Iconic America: Zane Grafton ’12 Works with Familiar Equines
When freshmen students first come to University of Findlay, they nearly always have big plans for where their education might take them. The dreams they have early in their college years, however, sometimes aren’t even comparable to those that actually happen for them upon graduation. In some instances, exciting careers are out there that might be on students’ radars, but that seem to be almost too good to be true. Such was the case for Zane Grafton ’12.
Grafton works for Anheuser-Busch, which, in and of itself, is exciting enough, as the company is iconic in America. Even more recognizable, though, are the Budweiser Clydesdales, those massive and elegant animals that represent the brewing company. Whether it’s from watching the handful of famous television commercials aired over many years, or, if one is lucky enough to witness them personally when teams have been boarded for a rest period between destinations at UF’s western farm, the horses have been known to drive even the toughest people to tears. Grafton, who graduated from UF with a degree in animal science and equine business management, gets to spend more time than most with the animals as a member of the west coast team of handlers that travels with the horses.
Grafton said that when he came to UF, his big dream was to become a veterinarian. “I grew up in a small farming community of Worthington in western Pennsylvania,” he said. “I was always fascinated with the idea of helping animals and their owners, and UF has high acceptance rates for vet school. I felt as if I had a decent handle on what needed to be done in order for me to be a successful veterinarian.” But, in college as in life, things don’t normally move in a straight line. Grafton changed majors and dreams during his senior year at Findlay, replacing his visions of a life as a veterinarian with aspirations of managing a ranch and owning a cattle business. Currently, in addition to his job with Anheuser-Busch, he has a partnership on a bull with professional bull rider and Wrangler National Finals Rodeo qualifier, Cord McCoy. “It is a stepping stone into the rest of my future of breeding, raising, and training these great animal athletes,” he explained.
Working with the Budweiser Clydesdales, Grafton said, is both rewarding and laborious. He, along with a team of six others, is on the road, he said, roughly 330 days per year, and when they are home at the “base” of the west coast team in Fort Collins, Colorado (there is an east coast team based in New Hampshire as well), it’s never for many consecutive days. Loading up all ten horses, the two Dalmatians that they travel with, and all of the other equipment needed, takes up the space of three semi-trucks. “One truck hauls the wagon and the harness; the others haul the horses – six in one and four in the other. We travel around 500 miles on a travel day,” he said.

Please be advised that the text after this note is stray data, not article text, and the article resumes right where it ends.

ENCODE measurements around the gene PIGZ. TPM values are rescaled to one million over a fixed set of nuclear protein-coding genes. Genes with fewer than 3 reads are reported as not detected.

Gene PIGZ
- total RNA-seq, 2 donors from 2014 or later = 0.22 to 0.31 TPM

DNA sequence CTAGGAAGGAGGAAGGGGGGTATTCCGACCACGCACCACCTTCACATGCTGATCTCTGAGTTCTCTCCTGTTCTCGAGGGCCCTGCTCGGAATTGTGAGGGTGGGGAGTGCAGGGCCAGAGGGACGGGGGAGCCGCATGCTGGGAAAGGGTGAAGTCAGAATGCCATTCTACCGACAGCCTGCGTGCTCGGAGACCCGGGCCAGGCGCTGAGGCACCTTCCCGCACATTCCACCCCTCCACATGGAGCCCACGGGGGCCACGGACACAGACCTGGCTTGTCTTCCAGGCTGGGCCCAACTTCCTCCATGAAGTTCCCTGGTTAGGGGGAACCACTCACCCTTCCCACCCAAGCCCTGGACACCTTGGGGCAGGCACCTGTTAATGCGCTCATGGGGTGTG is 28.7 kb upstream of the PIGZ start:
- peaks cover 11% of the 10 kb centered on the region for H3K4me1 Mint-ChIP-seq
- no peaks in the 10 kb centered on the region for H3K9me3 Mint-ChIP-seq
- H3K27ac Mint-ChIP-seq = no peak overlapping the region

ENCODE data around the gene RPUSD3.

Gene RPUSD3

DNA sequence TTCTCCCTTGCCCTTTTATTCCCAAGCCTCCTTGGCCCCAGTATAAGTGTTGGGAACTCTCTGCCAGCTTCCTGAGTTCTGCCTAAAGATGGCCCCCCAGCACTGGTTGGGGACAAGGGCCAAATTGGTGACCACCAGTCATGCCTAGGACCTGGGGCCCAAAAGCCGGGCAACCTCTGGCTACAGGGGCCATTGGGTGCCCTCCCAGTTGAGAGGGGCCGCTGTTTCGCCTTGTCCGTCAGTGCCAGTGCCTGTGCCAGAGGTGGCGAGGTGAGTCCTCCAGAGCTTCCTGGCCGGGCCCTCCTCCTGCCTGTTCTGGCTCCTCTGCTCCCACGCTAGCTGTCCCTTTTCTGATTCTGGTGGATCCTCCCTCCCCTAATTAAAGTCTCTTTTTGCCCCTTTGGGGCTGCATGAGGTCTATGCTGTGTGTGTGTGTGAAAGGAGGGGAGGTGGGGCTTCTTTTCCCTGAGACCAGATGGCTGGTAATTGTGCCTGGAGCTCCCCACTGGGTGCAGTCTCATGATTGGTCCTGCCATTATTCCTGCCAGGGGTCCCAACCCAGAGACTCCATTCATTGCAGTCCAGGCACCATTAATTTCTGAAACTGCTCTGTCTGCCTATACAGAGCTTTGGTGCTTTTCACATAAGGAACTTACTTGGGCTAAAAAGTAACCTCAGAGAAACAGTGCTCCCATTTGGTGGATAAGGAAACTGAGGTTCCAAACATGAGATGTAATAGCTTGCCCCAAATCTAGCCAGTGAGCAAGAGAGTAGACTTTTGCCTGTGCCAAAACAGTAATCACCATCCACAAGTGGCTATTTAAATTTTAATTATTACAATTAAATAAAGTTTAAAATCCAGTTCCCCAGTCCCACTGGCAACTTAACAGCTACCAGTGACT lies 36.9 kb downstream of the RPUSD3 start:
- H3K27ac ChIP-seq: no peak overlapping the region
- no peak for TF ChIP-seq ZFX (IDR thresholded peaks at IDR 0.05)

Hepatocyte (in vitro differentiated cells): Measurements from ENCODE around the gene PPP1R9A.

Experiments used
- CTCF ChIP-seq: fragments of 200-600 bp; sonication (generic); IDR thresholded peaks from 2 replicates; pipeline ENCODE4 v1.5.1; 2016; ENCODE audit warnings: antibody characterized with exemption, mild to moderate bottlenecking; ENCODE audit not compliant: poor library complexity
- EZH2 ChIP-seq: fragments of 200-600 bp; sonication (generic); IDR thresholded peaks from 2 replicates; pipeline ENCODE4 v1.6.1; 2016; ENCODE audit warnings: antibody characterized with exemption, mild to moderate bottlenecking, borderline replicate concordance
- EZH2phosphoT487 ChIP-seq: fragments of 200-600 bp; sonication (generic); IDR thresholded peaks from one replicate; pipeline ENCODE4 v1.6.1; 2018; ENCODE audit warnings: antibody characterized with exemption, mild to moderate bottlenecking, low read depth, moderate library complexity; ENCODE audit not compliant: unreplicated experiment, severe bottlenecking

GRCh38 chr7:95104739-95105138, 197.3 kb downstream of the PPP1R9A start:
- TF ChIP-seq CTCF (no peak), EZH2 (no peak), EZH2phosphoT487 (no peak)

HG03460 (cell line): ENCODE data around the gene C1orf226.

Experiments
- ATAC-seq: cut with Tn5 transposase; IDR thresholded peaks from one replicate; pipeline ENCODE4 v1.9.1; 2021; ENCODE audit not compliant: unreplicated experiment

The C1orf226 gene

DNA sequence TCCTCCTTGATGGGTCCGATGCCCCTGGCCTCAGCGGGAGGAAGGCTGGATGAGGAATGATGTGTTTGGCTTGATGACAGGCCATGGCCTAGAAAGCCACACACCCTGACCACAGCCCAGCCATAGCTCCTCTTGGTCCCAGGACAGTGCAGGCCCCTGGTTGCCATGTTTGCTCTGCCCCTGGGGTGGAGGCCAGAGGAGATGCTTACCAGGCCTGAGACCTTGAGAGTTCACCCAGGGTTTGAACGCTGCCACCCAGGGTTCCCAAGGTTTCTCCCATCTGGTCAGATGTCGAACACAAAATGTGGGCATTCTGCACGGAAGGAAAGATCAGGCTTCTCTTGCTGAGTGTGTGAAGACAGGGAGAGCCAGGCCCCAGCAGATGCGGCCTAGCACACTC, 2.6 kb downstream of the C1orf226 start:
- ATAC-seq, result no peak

And that’s just Mondays.
Tuesdays, Grafton noted, are preparation days when the team feeds, waters, exercises and bathes the horses. They polish, buff, shine and primp until the horses are ready, and then use Wednesday through Sunday as show days. It takes around six hours of preparation, and that doesn’t include the time it takes to disinfect every stall, since, Grafton added, the horses’ health is obviously of utmost importance.
But, as it was with his time at UF, the hard work leads to great reward. Grafton disclosed that the best part of the job is “getting to see the smiles, hear the cheers, and witness the ‘wow factor’ that the horses bring to everyone, young and old. I have been lucky enough to see two Super Bowl parades, three World Series victory parades, one Stanley Cup victory parade, two NBA Championship parades, five Rose Bowl parades, four Super Bowl commercial shoots, and much more. It’s been so fulfilling.”
As for how he got to be in the position which he’s currently both working hard at and enjoying, Grafton said that UF certainly paved the way. “I consider UF to be very important to me career-wise,” he said. “It gave me so many opportunities with the hands-on aspect of the animal science barn that many other universities can’t offer. It made me a more well-rounded person and opened my eyes to the many different opportunities that life presents.”
Meaningful lives and productive careers can take many shapes for UF graduates, but it takes hard work to reap the benefits, Grafton said. “For students in the equine program and animal science, since they’re so hands-on, don’t be afraid to get your hands dirty and put in some effort at the barn classes. It will all pay off in the long run,” he added.
And, as an Oiler alumnus with a career that’s an animal-lover’s dream, Grafton knows a thing or two about hard work paying off.